Probability[x > y, {x \[Distributed] Dm, y \[Distributed] Dw}, Method -> "Trace"]


$\int _{-\infty }^{\infty }\int _{-\infty }^{\infty }\frac{2^{-n-1} n^2 \text{erfc}\left(\frac{\text{$\mu $1}-x}{\sqrt{2} \sigma }\right)^{\frac{n-2}{2}} \text{erfc}\left(\frac{\text{$\mu $2}-y}{\sqrt{2} \sigma }\right)^{\frac{n-2}{2}} e^{-\frac{\text{$\mu $1}^2+\text{$\mu $2}^2+x^2-2 \text{$\mu $1} x+y^2-2 \text{$\mu $2} y}{2 \sigma ^2}} \text{Boole}[x>y]}{\pi \sigma ^2}dydx$

which is the answer as an improper double integral. It will only evaluate symbolically for special cases like these where 1) our random selection has just one man and woman each or 2) men and women have the same average height:

Mathematica input and output

Now WolframAlpha will tell us that the average man's height is 5'6" and 5'2" for a woman. Standard deviation of height yields 7.9".

With these numbers we can plot the answer corresponding to the real world:

ListPlot[Table[{2^nn,NProbability[x>y,{x\[Distributed]Dm,y\[Distributed]Dw}/.{n->2^nn,\[Mu]m->5+6/12,\[Mu]w->5 +2/12,\[Sigma]->7.9/12}]},{nn,1,8}],Joined->True,PlotMarkers->Automatic,AxesLabel->{"n","p"}]

Note that I used NProbability to essentially compute the value of the above improper double integral numerically. I just chose to plot powers of 2 for n.

Obviously, this becomes asymptotic to 1 but quite a bit more slowly than I would have guessed.

enter image description here

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Here is an idea. First, you divide population into two groups, then independently select $n/2$ people from men sub-population and $n/2$ people from women sub-population. This way you select sub-samples of men and women independently from each other. Next, denote $Y$ as a random variable that records the maximum women's height in the sample, and $X_{i}$ as the order statistic such that $X_{1}$ is the minimum height of a man and $X_{n/2}$ is the maximum height of a man. The tallest person is a man if the following event happens: $$(Y \leq X_{1}) \cup (Y > X_{1},Y \leq X_{2}) \cup (Y > X_{2},Y \leq X_{3}) \cup ... \cup (Y > X_{n/2 - 1},Y \leq X_{n/2})$$ This union event actually simplifies to $Y \leq X_{n/2}$ event, so the target probability is $\mathbb{P}[Y \leq X_{n/2}]$. Next steps seem to requite some additional assumptions. First, it seems a bit strange to assume that heights are normally distributed, since normal distribution has support over all reals, and heights cannot be negative. Assuming your probability density function of men's heights is $f_m(x)$ and probability density function of women's heights is $f_w(y)$, then you can write: $$\mathbb{P}[Y \leq X_{n/2}] = \int_{0}^{u}\int_{y}^{u}f_m(x)f_w(y)dxdy$$ where $u$ is whatever upper bound you wish to impose on height, can be even infinity.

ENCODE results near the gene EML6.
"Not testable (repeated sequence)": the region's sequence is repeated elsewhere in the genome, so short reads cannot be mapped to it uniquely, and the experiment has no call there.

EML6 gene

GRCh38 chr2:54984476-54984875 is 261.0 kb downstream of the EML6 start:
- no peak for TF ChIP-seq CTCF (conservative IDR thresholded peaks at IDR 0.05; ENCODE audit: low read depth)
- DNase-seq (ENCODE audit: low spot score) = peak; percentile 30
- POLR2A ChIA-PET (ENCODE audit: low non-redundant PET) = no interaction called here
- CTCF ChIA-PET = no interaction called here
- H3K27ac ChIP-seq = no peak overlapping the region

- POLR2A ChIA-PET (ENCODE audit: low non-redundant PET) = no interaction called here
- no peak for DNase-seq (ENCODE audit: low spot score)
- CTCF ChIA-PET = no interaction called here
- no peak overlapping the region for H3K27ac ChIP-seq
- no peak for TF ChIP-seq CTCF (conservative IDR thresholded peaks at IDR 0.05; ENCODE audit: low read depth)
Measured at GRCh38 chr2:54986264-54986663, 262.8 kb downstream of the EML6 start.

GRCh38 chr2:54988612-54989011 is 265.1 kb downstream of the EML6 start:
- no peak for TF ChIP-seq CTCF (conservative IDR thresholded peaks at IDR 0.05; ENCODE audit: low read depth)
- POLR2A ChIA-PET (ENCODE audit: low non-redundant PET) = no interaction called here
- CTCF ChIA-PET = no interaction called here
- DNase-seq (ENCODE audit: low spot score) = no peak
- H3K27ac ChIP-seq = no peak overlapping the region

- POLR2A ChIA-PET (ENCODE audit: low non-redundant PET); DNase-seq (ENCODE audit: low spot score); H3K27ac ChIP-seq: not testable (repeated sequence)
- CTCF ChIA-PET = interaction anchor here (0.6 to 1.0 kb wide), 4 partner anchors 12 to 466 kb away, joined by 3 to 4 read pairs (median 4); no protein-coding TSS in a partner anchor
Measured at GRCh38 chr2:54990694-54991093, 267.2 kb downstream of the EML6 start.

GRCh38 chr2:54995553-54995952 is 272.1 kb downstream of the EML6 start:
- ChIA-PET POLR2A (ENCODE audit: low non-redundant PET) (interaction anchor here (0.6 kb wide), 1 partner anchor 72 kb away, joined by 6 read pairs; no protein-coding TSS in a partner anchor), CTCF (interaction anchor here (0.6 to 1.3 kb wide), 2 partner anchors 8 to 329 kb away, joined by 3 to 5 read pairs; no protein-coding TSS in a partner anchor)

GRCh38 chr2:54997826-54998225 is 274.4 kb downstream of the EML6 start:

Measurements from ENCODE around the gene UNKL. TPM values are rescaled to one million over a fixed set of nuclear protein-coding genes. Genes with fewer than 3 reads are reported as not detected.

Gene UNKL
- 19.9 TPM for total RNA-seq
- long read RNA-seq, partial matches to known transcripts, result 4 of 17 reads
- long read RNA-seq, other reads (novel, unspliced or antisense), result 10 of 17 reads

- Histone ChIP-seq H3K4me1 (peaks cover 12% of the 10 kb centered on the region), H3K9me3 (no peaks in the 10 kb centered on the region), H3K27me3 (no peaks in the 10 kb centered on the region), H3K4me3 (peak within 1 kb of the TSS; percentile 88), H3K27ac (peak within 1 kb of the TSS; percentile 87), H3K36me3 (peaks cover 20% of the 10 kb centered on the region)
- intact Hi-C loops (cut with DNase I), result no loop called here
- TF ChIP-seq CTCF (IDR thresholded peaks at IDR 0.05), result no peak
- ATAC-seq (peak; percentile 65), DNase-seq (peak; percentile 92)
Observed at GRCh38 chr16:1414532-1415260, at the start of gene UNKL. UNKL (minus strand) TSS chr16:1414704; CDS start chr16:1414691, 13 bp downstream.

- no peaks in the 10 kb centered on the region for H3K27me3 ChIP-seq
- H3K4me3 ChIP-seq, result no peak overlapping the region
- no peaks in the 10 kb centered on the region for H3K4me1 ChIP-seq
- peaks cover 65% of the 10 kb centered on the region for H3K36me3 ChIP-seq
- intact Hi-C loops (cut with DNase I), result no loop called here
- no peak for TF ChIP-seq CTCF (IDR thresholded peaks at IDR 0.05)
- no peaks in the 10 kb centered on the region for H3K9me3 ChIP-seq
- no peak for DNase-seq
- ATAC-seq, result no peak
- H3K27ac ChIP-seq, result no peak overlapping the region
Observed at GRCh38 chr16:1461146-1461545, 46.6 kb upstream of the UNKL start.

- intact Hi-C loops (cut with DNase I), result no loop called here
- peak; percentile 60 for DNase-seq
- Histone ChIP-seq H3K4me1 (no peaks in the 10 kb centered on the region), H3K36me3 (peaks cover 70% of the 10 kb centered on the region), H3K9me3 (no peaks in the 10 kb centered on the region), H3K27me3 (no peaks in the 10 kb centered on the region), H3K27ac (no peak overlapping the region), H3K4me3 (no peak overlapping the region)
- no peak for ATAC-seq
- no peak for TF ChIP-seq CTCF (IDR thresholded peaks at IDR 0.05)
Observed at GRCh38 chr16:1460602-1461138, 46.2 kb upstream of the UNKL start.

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  • $\begingroup$ Many probabilities that are not true normal distributions can be easily aproxiamted with a normal distribution with great accuracy, think binomial distributions for large $n$ for example. $\endgroup$ – Makogan Jan 26 at 23:36
  • $\begingroup$ I know that, I just added this point for the sake of precision. Technically, you can use normal pdfs with the formula above as well. $\endgroup$ – Evgeny Jan 26 at 23:40